Q: What are the dream team’s goals?

A: The goal of this dream team is cancer interception — identifying and stopping cancer before symptoms occur or, even better, before precancerous lesions have a chance to become cancer. Intercepting pancreatic cancer very early should reduce deaths from this disease and even prevent it outright.

 

Q: Who are the team members?

A: Stand Up To Cancer’s dream team concept gathers experts across institutions and disciplines, building optimal teams to understand and attack cancer. The principal institutions on this team are MD Anderson; Johns Hopkins University; Moores Cancer Center at University of California, San Diego; Dana-Farber Cancer Institute; Massachusetts Institute of Technology; and Mayo Clinic. We all bring to bear a range of expertise in pancreatic cancer detection, treatment, imaging, screening and immunotherapy. The team also includes five members of the National Academy of Sciences — a unique team that has never worked together prior to this in addressing pancreatic cancer interception.

 

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Q: Can you describe the projects funded through this grant?

A: There are four major projects. The first involves identifying people at risk for the disease. We will conduct germline sequencing of 2,000 patients with pancreatic cancer to identify those who carry known risk-raising mutations, such as BRCA1 or BRCA2. We will offer first-degree relatives of those patients genetic counseling and screening through high-risk clinics. Relatives found to have risk-raising mutations enter an active screening protocol that includes regular imaging and blood-based biomarker testing.

Second, to fulfill an urgent need to improve imaging, we are applying computational algorithms to teach computers to recognize pancreatic abnormalities that are not detected by the human eye. This machine learning should improve the information we get from MRI and CT imaging, which right now are not good at detecting small tumors or abnormalities that can lead to pancreatic cancer.

Third, cancer-free individuals who are at high risk because they have germline mutations and precancerous lesions — such as cysts on their pancreas — will be enrolled in the first vaccine clinical trial designed to prevent pancreatic cancer. Vaccines provide a relatively low-impact treatment compared with other therapies for intercepting pancreatic cancer in a healthy population.

Fourth, this team brings together leaders in the field of molecular biomarker research aimed at developing a blood test to identify pancreatic cancer early. We will test the best biomarker candidates in hundreds of samples gathered from research cohorts over many years, and we will be able to analyze the samples gathered from people who started out healthy but eventually developed pancreatic cancer. By identifying biomarkers in that group, we hope to be able to better select people who should receive more aggressive screening or early treatment.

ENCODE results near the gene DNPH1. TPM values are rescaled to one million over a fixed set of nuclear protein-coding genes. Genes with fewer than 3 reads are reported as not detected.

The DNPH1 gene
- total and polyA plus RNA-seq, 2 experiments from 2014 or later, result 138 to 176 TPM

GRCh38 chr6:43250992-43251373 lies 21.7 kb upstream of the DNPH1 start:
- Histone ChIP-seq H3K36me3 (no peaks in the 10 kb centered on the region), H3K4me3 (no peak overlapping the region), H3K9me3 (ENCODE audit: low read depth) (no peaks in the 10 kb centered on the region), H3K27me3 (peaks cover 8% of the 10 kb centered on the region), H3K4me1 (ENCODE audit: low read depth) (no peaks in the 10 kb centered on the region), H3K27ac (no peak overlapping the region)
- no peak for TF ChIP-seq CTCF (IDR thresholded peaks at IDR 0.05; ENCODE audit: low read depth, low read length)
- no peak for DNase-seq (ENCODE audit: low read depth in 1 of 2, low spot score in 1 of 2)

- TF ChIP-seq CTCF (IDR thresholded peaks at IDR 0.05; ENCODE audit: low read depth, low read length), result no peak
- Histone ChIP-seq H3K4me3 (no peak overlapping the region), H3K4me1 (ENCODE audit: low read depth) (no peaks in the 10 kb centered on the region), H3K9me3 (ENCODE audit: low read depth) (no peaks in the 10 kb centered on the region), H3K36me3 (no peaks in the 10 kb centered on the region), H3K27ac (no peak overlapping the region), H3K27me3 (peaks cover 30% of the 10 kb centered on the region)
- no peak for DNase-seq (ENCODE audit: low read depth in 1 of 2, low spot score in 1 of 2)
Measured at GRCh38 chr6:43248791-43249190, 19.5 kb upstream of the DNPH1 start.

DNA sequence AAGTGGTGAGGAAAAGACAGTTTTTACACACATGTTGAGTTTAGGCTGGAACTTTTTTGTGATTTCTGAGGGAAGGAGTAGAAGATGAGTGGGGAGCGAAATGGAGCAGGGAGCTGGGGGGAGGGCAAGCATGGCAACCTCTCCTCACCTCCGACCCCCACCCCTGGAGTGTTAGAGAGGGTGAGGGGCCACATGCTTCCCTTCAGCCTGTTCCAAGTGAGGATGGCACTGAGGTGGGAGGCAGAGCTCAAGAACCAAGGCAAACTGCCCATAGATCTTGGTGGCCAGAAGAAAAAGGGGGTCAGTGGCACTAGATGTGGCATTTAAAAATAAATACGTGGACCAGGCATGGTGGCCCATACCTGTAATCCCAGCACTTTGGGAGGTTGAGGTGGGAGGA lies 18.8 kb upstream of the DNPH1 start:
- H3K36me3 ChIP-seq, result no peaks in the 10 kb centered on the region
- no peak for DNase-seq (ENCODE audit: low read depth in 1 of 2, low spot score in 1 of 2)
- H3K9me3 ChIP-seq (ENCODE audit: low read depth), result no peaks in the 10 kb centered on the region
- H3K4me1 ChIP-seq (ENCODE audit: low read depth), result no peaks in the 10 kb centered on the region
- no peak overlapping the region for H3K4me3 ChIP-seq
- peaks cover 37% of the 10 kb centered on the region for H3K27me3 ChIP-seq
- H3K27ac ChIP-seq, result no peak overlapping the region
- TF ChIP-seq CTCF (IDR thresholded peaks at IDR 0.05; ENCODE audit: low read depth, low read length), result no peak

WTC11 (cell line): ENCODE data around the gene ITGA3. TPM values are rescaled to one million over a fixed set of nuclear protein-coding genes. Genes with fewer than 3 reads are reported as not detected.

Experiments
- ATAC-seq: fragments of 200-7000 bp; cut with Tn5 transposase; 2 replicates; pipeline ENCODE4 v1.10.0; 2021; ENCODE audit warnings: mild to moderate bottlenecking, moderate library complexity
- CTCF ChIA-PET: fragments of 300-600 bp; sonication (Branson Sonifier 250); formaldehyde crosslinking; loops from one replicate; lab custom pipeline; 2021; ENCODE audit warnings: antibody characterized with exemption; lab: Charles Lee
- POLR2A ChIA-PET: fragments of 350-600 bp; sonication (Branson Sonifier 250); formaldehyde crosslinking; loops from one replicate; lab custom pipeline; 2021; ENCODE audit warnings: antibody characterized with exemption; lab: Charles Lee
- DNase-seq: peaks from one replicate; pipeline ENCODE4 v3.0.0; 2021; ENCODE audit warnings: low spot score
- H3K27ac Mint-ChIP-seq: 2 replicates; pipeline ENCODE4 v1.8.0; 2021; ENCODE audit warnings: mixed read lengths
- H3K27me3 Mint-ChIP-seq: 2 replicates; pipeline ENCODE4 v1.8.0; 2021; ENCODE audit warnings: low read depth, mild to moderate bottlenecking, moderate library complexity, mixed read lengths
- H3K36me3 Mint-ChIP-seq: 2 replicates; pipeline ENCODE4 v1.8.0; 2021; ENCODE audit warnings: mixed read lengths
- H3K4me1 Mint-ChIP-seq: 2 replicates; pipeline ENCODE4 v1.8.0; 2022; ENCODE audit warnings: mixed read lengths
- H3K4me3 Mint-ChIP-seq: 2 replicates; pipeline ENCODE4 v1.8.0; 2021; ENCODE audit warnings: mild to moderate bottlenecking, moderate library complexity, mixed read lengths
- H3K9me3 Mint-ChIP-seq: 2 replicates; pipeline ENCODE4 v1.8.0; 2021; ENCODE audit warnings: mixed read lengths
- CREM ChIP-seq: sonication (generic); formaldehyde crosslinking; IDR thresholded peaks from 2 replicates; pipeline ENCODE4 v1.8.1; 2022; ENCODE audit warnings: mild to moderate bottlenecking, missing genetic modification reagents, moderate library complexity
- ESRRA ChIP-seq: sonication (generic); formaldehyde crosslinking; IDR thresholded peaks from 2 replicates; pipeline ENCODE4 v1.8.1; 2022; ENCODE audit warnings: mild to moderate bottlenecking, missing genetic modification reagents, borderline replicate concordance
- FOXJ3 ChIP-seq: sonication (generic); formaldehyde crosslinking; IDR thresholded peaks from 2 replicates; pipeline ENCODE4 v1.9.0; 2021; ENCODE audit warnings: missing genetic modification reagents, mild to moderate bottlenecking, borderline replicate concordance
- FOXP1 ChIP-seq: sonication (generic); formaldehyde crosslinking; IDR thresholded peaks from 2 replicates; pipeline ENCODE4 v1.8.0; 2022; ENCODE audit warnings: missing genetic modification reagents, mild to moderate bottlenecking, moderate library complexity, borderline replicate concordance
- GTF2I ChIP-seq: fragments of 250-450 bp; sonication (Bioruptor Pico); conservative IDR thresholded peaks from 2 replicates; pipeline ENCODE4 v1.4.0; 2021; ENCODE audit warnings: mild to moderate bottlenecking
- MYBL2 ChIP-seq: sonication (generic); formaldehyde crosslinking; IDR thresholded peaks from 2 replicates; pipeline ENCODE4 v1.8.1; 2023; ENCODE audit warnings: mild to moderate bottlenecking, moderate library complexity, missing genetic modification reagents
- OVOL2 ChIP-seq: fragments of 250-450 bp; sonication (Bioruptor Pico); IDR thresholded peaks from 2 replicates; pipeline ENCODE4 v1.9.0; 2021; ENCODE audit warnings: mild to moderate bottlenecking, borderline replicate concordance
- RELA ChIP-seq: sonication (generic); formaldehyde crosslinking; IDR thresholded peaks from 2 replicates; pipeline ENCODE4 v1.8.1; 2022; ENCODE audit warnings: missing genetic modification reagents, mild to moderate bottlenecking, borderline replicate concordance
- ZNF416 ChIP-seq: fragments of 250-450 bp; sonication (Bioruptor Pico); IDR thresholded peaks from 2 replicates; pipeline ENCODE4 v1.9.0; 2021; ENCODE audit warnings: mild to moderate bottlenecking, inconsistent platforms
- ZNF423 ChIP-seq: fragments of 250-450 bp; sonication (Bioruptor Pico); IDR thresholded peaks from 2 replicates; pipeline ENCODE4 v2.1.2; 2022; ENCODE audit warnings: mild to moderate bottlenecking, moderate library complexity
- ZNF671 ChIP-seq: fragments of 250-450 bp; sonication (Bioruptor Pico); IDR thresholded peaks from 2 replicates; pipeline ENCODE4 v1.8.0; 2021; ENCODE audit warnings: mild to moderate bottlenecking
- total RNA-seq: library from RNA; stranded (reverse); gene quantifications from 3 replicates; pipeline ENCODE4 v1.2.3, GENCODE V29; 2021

Q: Is there a timeline for project completion?

A: The grant is for 4 years, but we expect the team’s contributions during that period to have an ongoing impact on the interception of pancreatic cancer.

 

Q: Are additional projects planned?

A: Stand Up To Cancer has many ongoing mechanisms for funding active teams, such as the Stand Up To Cancer Phillip Sharp Innovation in Collaboration Award, which funds collaborations between these types of teams. There also are funding initiatives and awards geared specifically toward early career investigators who are part of Stand Up To Cancer teams and we certainly plan to pursue those.

 

Q: Is there anything else that you would like to mention?

A: Pancreatic cancer remains a very challenging disease, and interception provides an unprecedented opportunity to make an impact on families who are at high risk for this cancer. The opportunity for so many great and creative individuals to work together would not have happened without the umbrella of Stand Up To Cancer. We are very grateful for this opportunity. – by Jennifer Southall

 

For more information:

Anirban Maitra, MBBS, can be reached at The University of Texas MD Anderson Cancer Center, 1220 Holcombe Blvd., Houston, TX 77030; email: amaitra@mdanderson.org.

Disclosure: Maitra reports no relevant financial disclosures.